1887
Volume 32, Issue 1
  • ISSN 0957-6851
  • E-ISSN: 1569-9838
USD
Buy:$35.00 + Taxes

Abstract

Abstract

The study explores the intersections of gender and ethnicity as a point of inquiry in the emerging roles of Meranao women who work in the field of leadership. Drawing on qualitative interviews with seven Meranao women leaders in Lanao del Norte and Lanao del Sur, in The Philippines, this paper examines the multilayered issues and challenges these women face in their roles as leaders, as they leap into higher decision-making positions. I articulate the ideologies that shape their leadership experiences and their performative repertoires, and examine the ways in which they are able to perform their leadership roles given their opportunities and constraints. Finally, the study describes the agentic pathways the women traverse to effect leadership in Meranao politics and socio political development. Results show that intersectional approaches to investigating leadership, taking into account interconnected and overlapping factors of gender and ethnicity, can not only reveal the issues and challenges women leaders face, but also the individual agencies and strategies they use to overcome such constraints. The intersectionality approach challenges essentialist framings of leadership, and emphasizes an individual’s social location, as reflected in the intersecting identities of these Meranao women. This intersectionality, as I reveal, allows for the emergence of a negotiated form of leadership among women, which requires a delicate balance between meeting social expectations as women and fulfilling roles as leaders.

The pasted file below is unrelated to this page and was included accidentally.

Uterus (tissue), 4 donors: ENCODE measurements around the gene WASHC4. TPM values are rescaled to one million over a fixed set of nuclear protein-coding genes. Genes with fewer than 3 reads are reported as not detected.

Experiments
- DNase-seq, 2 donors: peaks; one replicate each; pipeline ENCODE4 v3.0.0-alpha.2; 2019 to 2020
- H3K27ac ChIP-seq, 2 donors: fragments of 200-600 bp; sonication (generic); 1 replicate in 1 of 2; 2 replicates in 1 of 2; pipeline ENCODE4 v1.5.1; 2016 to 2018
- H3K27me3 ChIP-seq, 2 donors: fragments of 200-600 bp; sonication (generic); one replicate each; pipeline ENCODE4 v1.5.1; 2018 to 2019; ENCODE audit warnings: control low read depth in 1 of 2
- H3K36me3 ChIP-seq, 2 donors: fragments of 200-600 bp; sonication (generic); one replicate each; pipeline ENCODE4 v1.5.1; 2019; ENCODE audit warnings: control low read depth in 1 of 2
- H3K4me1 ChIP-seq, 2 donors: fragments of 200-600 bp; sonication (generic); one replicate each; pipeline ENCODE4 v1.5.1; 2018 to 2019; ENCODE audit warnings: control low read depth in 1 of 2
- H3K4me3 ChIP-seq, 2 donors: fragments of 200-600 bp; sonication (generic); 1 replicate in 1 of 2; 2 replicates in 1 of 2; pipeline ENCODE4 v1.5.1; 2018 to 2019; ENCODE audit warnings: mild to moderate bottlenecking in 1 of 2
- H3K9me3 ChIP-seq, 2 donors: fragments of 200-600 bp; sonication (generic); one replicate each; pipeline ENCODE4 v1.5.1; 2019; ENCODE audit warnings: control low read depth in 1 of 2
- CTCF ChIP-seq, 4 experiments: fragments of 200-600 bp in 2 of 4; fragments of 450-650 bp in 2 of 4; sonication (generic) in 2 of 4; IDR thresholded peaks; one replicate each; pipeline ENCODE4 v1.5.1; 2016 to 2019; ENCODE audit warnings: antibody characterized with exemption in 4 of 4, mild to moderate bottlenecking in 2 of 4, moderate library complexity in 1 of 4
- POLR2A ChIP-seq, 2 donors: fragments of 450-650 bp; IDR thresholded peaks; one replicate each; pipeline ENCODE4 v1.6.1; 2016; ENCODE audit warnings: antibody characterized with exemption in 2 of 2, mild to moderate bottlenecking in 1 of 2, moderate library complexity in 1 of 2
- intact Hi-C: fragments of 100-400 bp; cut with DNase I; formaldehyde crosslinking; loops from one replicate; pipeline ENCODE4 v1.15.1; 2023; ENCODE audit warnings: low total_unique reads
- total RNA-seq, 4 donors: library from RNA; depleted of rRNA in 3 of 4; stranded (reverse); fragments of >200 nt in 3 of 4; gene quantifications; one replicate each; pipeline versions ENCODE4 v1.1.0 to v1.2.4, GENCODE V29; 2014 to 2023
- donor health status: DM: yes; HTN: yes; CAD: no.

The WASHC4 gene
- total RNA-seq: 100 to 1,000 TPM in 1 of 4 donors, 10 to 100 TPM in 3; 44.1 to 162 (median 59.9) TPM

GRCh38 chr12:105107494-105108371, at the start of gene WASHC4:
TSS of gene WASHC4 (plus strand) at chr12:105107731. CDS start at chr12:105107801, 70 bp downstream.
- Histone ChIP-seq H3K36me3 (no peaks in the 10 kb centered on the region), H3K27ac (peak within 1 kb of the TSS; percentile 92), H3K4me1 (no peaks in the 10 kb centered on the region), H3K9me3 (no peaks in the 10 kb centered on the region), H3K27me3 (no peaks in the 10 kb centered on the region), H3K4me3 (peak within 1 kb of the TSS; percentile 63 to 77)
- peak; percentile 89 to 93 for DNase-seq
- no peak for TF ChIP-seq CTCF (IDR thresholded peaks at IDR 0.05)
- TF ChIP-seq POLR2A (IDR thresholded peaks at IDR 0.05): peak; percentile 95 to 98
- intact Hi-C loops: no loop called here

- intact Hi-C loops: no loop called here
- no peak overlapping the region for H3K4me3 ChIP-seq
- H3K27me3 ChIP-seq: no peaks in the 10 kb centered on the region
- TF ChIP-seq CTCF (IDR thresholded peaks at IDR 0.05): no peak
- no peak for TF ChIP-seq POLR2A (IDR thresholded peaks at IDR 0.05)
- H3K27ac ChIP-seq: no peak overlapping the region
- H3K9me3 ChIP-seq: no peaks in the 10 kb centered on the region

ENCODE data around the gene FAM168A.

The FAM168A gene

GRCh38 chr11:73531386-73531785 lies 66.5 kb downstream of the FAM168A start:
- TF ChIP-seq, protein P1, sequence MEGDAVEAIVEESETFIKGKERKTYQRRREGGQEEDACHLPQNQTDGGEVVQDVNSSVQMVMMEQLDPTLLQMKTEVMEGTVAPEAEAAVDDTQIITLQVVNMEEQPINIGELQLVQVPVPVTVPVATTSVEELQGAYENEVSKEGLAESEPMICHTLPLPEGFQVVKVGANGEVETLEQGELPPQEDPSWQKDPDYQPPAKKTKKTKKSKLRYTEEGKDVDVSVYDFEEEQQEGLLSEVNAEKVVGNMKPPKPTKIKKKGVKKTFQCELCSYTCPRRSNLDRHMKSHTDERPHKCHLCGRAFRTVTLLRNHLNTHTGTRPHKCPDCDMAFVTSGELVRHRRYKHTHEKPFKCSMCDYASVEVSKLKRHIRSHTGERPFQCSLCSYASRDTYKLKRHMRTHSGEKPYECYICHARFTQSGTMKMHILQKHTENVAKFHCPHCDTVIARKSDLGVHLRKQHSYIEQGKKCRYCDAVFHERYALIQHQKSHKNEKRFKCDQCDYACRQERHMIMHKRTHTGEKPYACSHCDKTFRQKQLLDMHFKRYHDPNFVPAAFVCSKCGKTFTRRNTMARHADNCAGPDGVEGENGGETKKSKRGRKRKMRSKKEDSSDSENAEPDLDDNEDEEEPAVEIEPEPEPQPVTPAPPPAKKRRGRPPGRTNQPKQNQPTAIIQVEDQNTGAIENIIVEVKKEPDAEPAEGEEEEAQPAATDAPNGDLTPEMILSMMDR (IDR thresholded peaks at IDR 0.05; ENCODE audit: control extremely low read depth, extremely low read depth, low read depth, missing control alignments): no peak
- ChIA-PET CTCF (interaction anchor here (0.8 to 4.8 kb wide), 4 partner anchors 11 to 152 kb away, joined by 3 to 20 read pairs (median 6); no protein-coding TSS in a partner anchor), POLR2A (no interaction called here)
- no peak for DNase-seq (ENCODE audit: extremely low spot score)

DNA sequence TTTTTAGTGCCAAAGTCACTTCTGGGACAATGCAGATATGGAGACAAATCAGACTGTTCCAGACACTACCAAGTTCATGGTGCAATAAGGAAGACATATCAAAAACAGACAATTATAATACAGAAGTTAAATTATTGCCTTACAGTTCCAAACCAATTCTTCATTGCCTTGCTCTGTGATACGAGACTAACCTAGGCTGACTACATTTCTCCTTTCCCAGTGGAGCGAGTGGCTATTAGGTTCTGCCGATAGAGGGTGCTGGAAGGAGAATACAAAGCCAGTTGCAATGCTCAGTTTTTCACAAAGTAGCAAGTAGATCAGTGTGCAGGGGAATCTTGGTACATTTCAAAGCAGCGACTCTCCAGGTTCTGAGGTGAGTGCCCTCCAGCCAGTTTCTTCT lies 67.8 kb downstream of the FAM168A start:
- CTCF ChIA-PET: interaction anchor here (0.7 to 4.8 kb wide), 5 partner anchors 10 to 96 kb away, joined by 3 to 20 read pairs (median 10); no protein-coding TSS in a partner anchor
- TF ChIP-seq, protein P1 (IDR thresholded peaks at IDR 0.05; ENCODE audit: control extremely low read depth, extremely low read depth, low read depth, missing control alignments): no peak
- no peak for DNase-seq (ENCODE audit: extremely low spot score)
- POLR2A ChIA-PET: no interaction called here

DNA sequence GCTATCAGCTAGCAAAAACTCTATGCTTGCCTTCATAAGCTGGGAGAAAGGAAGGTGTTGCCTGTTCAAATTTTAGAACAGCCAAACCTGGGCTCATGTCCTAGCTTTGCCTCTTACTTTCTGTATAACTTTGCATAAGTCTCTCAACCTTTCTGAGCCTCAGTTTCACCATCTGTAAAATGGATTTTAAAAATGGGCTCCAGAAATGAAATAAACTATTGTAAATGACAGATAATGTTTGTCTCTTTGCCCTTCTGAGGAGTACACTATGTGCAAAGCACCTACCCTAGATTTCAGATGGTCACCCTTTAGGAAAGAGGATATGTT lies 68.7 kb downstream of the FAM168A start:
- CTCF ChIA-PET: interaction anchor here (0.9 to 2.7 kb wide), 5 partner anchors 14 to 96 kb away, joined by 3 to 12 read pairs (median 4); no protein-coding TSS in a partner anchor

Loading

Article metrics loading...

/content/journals/10.1075/japc.00088.gen
2022-08-04
2022-08-16
Loading full text...

Full text loading...

References

  1. Abele, A. E., & Wojciszke, B.
    (2014) Communal and Agentic Content in Social Cognition. Advances in Experimental Social Psychology, 195–255. 10.1016/B978‑0‑12‑800284‑1.00004‑7
    https://doi.org/10.1016/B978-0-12-800284-1.00004-7 [Google Scholar]
  2. Bloom, C., Earlandson, D.
    (2003) African American Women Principals in Urban Schools: Realities, (Re)constructions, and Resolutions. Lume31, Issue3. 10.1177/0013161X03253413. Retrieved fromhttps://journals.sagepub.com
    https://doi.org/10.1177/0013161X03253413 [Google Scholar]
  3. Brescoll, V. L., & Uhlmann, E. L.
    (2008) Can an Angry Woman Get Ahead?Psychological Science, 19(3), 268–275. 10.1111/j.1467‑9280.2008.02079.x
    https://doi.org/10.1111/j.1467-9280.2008.02079.x [Google Scholar]